Make some room

Why the roster expansion is significant for the 2018 Astros

Tyler White is earning his spot on the Astros' roster. Houston Astros/Facebook

This summer was an eventful one for Houston with Altuve, Springer and Correa hitting the DL among other injuries. Putting aside the tough losses to key competitors and those who remain on the DL, we have to look at the lineup that got the Astros through that stretch. With the roster expansion coming Saturday, this team will be ready for important matchups that are coming up such as those with Boston and Seattle.

There are two names that stand out in my mind when it comes to roster expansions: Tyler White and Max Stassi. These are two guys that have been playing quite regularly with the Astros, but we can't forget: that wouldn't be the case without all of Houston's injuries this season. Stassi and White are two huge reasons why the September call-ups are especially significant for this Astros team. The two have proven their worth to this team but still swing between Triple-A and the majors due to the depth of the Astros' clubhouse. As the rosters expand, these are just two of the players that the Astros will be able to rely on when the hits aren't coming, such as in Correa's 11-for-68 month of August, without having to worry about catching a flight to Fresno once another starter becomes healthy again.

White has made a few trips to Triple-A this season but was often called up following an injury. In the month of August, he has eight homers with 22 RBI in 22 games. With a .317, he is also the only Astro above .300 besides Jose Altuve, not to mention his clutch hits in late innings, such as his walk-off homer to win one of the biggest series the Astros have played this season against Oakland.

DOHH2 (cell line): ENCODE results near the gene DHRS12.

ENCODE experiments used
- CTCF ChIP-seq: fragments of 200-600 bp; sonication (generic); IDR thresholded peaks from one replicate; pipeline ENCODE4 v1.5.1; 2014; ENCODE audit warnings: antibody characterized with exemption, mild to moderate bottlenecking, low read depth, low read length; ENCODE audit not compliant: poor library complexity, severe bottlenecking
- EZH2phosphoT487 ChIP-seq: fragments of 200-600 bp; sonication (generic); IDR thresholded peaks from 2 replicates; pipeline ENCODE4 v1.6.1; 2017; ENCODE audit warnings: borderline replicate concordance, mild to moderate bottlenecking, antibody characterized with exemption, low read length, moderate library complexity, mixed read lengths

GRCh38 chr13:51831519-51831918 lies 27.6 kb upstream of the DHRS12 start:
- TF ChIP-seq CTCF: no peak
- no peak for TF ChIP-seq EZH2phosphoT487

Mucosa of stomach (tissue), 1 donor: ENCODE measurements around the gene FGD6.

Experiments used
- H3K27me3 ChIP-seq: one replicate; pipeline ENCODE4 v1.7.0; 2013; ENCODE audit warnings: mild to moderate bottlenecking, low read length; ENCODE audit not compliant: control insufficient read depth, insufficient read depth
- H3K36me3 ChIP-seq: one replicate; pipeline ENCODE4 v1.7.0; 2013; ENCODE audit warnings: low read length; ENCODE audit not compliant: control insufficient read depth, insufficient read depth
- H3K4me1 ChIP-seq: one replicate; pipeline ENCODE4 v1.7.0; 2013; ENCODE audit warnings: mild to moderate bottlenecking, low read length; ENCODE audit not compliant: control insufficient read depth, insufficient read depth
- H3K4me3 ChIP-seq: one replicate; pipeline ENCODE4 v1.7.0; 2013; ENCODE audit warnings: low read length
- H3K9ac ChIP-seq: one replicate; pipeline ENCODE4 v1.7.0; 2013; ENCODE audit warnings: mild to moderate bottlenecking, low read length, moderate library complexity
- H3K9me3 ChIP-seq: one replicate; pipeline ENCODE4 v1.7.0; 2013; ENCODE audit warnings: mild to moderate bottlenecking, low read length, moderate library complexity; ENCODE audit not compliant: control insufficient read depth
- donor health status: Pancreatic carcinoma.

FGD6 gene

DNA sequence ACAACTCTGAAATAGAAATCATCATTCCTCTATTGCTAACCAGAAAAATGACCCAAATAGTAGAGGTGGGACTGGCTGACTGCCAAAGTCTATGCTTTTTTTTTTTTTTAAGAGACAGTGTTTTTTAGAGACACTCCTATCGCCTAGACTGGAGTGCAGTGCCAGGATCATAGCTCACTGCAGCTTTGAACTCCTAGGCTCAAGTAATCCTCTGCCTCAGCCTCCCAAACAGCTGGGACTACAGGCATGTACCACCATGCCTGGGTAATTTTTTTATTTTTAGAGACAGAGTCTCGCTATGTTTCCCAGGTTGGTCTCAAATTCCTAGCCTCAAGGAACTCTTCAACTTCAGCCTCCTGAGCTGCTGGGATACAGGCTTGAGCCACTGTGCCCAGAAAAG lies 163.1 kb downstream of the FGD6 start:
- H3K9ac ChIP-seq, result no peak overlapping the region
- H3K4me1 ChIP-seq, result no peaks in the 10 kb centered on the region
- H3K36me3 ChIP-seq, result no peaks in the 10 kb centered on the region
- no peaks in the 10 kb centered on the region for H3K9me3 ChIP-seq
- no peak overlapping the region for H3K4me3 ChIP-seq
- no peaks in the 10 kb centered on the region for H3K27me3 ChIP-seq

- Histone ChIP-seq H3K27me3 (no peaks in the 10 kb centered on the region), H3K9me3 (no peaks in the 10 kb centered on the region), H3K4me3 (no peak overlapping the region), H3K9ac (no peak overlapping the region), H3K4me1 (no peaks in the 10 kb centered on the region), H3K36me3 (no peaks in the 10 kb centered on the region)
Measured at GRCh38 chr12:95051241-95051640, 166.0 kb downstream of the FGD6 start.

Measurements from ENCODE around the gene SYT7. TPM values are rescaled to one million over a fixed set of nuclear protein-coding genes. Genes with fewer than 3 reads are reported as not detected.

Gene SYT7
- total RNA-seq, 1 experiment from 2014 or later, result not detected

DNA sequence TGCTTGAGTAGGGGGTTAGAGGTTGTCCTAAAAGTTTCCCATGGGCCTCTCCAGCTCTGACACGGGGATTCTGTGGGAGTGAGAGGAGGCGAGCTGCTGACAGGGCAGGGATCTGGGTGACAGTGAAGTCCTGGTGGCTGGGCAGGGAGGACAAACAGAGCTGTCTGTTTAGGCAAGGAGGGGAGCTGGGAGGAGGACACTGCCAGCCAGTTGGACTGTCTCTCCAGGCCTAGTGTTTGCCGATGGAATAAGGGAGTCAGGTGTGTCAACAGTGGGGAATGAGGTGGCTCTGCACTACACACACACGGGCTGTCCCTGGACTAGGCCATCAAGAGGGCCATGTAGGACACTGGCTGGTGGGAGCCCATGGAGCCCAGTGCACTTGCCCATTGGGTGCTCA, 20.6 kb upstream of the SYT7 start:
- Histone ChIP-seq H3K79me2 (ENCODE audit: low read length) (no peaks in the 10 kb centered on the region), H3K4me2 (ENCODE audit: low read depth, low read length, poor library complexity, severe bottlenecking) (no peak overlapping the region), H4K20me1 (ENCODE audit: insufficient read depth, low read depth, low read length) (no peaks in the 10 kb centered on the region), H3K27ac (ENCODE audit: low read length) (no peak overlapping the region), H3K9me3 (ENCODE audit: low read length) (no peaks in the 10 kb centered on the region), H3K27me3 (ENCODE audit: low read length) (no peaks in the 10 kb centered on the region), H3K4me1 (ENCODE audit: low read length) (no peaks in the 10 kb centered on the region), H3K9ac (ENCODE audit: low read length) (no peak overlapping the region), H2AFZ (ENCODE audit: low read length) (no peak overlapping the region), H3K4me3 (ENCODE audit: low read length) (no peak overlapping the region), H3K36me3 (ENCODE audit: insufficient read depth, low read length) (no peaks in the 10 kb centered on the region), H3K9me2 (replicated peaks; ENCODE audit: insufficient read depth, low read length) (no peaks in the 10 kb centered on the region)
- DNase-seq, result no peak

Max Stassi has also been a crucial member of the active roster through Brian McCann's absence. His ability to handle the Astros' starting rotation has earned him a regular spot in the lineup along with Martín Maldonado. They've proven to be a reliable duo behind the plate, but the corresponding move for McCann's return would have been inevitable. Through the expansion, McCann will be able to come up without anyone having to be sent down.

Kyle Tucker is likely to come back to the Astros and will hopefully bring the bat that's been incredibly hot for him in Fresno recently. Since being sent to Fresno earlier in August, the 21-year-old has crushed seven homers in seven games for 15 RBI, with a .531 average. Other possible call-ups include JD Davis, who has managed a .368 average since being sent down for Correa's return and Derek Fisher as Jake Marisnick remains on the DL. Cionel Perez, who maintains a 3.86 ERA in 2018, is also likely to come up as another left-handed reliever to add depth to the bullpen. If these guys can bring their Triple-A stats to Houston, it'll take the Astros to another level.

This is just another step towards another memorable playoff run. Especially in the wildly competitive AL West, these call-ups have the potential to really bring this team to the level they need to be at as they approach one of the most important stretches of their season. 

Most Popular

SportsMap Emails
Are Awesome

Listen Live

ESPN Houston 97.5 FM
This is getting out of hand. Photo by Ronald Martinez/Allsport/Getty Images.